Caravaggio and the Painters of the North
From 21 June to 18 September 2016
In a central position are the two horses resting free -one is browsing lazily on the rare tufts of grass sprouting among the stones in the foreground- almost as if they were the protagonists of the painting, rather than the group of men camping in the background, depicted just as they are getting ready for the night by lighting a fire opposite the tent, and are chatting and sipping a drink.
The atmosphere is cold, almostmonochrome, built on shades of greys, browns and dull greens; despite this, the rising column of smoke which fades away and merges with the sky, skilfully rendering the particular atmosphere while at the same time giving depth to the scene, as well as the few members of the group absorbed in the approaching evening, and the fresh and quick brushstroke, all contribute to present the beholder with a highly suggestive work.
The composition, masterfully painted from a low viewpoint, uses the rather uncommon technique of observation from nature, which necessarily concentrates the spectator's attention on the naturalist aspects of the subject and gives strength and credibility to the pair of animals set against the suffused light, as well as to the group of seated men.
In fact, Pasini himself wrote in a letter in 1863: "In the East, everything is totally grey and arid, in particular in Persia and Asia Minor, so that in those places where vegetation does exist, it shines with a brightness we cannot imagine here in Europe, the green seeming like a Bengal light, not just because of the transparency of the air and the brightness of the sun, but also by the contrast with the grey dryness of the region."
Here the painter moves away from the majestic representation of certain scenes by Eugène Fromentin and by his master Chassériau and, though he still uses his customary repertoire, he restrains from applying bright colours and from drawing with too much precision. Thus, he frees the composition from that stereotypical style present in the imaginary and literary orientalism of the time, while at the same time he shows a mastery in the art of painting from nature which is characteristic of his more mature years starting around the 1870's.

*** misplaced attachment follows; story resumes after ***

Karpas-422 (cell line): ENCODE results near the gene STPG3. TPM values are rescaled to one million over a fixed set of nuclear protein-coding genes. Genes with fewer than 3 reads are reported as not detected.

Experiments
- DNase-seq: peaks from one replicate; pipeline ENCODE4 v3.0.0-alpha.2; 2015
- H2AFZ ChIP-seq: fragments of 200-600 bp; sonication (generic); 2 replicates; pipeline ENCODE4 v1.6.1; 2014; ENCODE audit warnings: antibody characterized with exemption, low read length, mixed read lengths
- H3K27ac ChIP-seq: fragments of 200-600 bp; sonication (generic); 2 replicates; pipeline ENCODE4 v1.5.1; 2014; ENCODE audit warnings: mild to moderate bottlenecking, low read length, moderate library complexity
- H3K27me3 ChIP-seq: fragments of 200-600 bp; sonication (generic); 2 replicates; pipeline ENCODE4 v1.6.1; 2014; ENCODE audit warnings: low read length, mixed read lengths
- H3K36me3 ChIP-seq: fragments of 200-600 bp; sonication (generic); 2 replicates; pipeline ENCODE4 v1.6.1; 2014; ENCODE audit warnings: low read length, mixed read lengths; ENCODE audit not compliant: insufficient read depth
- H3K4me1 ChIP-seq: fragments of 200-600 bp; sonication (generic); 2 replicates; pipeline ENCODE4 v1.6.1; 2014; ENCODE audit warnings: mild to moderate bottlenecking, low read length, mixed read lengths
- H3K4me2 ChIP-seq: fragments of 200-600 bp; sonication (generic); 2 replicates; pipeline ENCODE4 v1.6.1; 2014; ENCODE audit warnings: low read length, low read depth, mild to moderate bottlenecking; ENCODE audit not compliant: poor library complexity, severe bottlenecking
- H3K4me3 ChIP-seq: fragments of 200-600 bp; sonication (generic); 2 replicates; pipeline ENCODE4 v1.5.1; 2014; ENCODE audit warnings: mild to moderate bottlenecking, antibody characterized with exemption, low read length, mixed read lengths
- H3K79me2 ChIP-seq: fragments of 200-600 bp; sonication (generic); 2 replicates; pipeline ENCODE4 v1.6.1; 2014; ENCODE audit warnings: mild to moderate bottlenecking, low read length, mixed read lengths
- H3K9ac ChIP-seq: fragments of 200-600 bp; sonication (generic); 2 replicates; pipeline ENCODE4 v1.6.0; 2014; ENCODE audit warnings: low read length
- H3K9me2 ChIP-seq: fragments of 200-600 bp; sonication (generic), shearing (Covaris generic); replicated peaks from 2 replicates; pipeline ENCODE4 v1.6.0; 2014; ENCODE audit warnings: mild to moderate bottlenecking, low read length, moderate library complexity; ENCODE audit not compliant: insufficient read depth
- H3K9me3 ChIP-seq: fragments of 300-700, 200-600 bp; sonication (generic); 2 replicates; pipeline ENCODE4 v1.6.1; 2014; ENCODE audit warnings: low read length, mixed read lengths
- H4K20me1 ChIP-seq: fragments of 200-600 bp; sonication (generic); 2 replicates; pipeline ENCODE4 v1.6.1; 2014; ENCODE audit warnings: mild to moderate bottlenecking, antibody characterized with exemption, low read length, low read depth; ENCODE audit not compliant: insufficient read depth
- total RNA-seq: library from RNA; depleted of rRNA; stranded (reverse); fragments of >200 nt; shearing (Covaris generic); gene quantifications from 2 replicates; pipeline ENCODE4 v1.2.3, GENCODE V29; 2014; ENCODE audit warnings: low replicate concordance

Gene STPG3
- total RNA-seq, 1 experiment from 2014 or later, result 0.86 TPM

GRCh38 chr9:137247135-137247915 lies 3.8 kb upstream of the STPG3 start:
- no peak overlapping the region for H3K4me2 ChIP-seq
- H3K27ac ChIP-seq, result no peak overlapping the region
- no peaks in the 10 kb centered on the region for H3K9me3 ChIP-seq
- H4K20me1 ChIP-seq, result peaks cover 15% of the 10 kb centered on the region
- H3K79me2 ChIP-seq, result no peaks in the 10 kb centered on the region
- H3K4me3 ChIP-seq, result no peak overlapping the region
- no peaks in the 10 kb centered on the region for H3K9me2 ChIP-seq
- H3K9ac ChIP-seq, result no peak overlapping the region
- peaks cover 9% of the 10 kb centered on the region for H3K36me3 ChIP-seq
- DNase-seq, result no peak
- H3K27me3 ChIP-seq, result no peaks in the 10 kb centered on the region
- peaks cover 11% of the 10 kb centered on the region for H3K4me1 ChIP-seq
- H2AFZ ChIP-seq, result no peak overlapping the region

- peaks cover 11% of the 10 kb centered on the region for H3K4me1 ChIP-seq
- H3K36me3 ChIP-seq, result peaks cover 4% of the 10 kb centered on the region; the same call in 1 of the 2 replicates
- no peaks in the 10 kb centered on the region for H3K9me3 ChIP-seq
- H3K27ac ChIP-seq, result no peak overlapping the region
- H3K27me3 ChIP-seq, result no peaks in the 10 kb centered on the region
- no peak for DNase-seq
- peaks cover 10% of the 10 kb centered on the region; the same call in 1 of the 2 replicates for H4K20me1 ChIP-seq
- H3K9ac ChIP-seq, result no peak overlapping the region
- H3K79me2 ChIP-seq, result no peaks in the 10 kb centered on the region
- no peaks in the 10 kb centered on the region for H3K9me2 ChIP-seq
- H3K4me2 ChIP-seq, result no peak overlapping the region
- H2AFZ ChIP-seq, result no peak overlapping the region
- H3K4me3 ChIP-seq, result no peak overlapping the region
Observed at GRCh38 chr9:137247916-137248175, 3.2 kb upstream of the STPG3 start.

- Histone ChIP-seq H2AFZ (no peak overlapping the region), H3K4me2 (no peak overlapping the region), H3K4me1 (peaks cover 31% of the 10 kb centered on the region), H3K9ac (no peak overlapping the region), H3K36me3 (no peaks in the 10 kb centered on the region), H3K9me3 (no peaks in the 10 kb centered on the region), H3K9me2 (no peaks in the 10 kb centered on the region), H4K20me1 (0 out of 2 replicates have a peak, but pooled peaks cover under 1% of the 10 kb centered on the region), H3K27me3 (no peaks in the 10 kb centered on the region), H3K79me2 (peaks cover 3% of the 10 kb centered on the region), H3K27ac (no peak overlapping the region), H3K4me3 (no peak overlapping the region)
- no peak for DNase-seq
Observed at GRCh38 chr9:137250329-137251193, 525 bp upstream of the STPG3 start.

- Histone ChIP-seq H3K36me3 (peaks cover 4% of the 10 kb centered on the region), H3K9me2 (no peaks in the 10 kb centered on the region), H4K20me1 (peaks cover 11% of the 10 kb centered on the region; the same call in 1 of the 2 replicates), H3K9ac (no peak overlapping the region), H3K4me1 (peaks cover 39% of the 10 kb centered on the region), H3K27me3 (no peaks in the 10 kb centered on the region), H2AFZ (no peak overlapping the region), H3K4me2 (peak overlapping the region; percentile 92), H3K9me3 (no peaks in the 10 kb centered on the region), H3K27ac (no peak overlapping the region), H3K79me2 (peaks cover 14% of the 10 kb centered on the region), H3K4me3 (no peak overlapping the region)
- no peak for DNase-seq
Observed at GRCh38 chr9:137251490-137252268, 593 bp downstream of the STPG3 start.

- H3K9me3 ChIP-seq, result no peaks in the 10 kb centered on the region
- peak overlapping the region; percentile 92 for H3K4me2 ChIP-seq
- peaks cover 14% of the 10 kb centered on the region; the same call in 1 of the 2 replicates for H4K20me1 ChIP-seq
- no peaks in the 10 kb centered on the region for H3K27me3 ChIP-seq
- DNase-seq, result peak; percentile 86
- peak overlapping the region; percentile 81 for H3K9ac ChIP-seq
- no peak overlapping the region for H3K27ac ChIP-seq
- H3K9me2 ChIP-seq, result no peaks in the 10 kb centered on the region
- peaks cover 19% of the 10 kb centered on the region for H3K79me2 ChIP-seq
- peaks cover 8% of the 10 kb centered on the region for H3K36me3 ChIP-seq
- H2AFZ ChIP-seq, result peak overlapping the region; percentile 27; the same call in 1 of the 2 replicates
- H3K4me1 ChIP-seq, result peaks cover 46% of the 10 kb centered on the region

Besides, the evidence of Pasini's attentive and curious observation constantly comes out, even in works painted a posteriori on the base of sometimes distant memories. Contrary to many of his colleagues who preferred painting in the quietness of their own ateliers, he felt the urgent need to travel to distant lands, to spend some time there, observing attentively and painting from nature. This desire remained unfulfilled until 1855, when he substituted Chassériau as the official painter in Prosper Bourée's diplomatic mission, which crossed Egypt, Arabia and Yemen, to end in the Persian gulf. The long sojourn in Teheran and the frequent excursions in the surrounding regions enabled him to discover extraordinarily beautiful places.
Wherever he went, Pasini dedicated himself to open air painting, playing masterfully with light and shade and fixing on the canvas the colours, the buildings, the people, and everyday scenes. The images "stolen" from the East enabled him to escape from the grey European skies and earned him fame and prizes: in fact, he took part in the Parisian Salons of 1859, 1863, 1864 and 1868, winning a medal on each occasion and becoming in a short time one of the most popular orientalist painters in Europe.